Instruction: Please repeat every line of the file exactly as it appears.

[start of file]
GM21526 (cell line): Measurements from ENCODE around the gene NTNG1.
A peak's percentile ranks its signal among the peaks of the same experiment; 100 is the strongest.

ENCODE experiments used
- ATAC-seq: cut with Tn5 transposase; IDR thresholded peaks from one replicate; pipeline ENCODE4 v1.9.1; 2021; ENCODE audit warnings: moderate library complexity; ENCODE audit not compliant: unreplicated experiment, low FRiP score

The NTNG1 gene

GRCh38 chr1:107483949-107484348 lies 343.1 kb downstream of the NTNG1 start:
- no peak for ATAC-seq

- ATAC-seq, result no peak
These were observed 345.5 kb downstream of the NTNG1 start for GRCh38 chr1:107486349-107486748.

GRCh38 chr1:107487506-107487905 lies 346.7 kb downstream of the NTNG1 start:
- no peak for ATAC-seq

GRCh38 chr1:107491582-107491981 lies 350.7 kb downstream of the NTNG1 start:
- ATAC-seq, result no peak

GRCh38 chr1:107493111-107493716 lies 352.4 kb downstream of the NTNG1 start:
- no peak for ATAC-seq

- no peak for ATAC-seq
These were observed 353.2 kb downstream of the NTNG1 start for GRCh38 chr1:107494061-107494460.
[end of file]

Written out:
GM21526 (cell line): Measurements from ENCODE around the gene NTNG1.
A peak's percentile ranks its signal among the peaks of the same experiment; 100 is the strongest.

ENCODE experiments used
- ATAC-seq: cut with Tn5 transposase; IDR thresholded peaks from one replicate; pipeline ENCODE4 v1.9.1; 2021; ENCODE audit warnings: moderate library complexity; ENCODE audit not compliant: unreplicated experiment, low FRiP score

The NTNG1 gene

GRCh38 chr1:107483949-107484348 lies 343.1 kb downstream of the NTNG1 start:
- no peak for ATAC-seq

- ATAC-seq, result no peak
These were observed 345.5 kb downstream of the NTNG1 start for GRCh38 chr1:107486349-107486748.

GRCh38 chr1:107487506-107487905 lies 346.7 kb downstream of the NTNG1 start:
- no peak for ATAC-seq

GRCh38 chr1:107491582-107491981 lies 350.7 kb downstream of the NTNG1 start:
- ATAC-seq, result no peak

GRCh38 chr1:107493111-107493716 lies 352.4 kb downstream of the NTNG1 start:
- no peak for ATAC-seq

- no peak for ATAC-seq
These were observed 353.2 kb downstream of the NTNG1 start for GRCh38 chr1:107494061-107494460.